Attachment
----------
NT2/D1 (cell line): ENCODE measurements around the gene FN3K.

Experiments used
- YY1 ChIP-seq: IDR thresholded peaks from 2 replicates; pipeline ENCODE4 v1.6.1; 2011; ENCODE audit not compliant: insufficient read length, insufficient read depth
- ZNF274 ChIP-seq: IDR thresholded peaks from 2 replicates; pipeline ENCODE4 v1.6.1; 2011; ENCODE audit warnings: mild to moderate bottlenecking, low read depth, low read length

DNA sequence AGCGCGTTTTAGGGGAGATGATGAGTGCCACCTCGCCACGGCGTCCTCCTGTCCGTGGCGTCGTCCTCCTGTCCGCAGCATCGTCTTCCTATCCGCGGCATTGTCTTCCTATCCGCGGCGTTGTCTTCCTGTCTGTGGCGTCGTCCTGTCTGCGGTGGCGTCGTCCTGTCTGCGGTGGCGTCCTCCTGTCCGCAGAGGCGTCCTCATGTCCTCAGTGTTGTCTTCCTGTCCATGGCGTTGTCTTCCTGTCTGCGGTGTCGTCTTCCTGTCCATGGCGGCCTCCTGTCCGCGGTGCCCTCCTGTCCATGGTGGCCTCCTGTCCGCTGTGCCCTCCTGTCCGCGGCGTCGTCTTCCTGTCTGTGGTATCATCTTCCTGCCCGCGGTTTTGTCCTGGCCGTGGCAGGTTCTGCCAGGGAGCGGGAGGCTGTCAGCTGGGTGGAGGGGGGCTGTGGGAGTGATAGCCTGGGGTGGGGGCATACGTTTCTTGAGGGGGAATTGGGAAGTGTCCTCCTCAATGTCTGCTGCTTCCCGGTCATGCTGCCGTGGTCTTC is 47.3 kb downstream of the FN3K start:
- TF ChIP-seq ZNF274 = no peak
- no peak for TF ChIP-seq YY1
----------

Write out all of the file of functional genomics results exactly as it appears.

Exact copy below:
NT2/D1 (cell line): ENCODE measurements around the gene FN3K.

Experiments used
- YY1 ChIP-seq: IDR thresholded peaks from 2 replicates; pipeline ENCODE4 v1.6.1; 2011; ENCODE audit not compliant: insufficient read length, insufficient read depth
- ZNF274 ChIP-seq: IDR thresholded peaks from 2 replicates; pipeline ENCODE4 v1.6.1; 2011; ENCODE audit warnings: mild to moderate bottlenecking, low read depth, low read length

DNA sequence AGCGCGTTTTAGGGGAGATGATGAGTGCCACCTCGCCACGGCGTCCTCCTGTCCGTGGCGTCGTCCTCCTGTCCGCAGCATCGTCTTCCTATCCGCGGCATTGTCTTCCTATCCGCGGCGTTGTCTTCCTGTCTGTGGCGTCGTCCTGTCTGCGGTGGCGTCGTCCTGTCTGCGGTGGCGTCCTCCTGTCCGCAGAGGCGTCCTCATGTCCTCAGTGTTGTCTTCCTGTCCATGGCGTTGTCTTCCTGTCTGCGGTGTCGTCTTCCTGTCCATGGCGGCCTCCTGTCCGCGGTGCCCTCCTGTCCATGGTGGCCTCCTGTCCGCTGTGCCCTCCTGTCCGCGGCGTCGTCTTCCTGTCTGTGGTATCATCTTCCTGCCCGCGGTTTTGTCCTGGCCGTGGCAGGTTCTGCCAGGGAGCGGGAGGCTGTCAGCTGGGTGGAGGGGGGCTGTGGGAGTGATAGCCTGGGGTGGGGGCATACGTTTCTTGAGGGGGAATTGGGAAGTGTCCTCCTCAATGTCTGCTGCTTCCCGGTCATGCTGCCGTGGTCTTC is 47.3 kb downstream of the FN3K start:
- TF ChIP-seq ZNF274 = no peak
- no peak for TF ChIP-seq YY1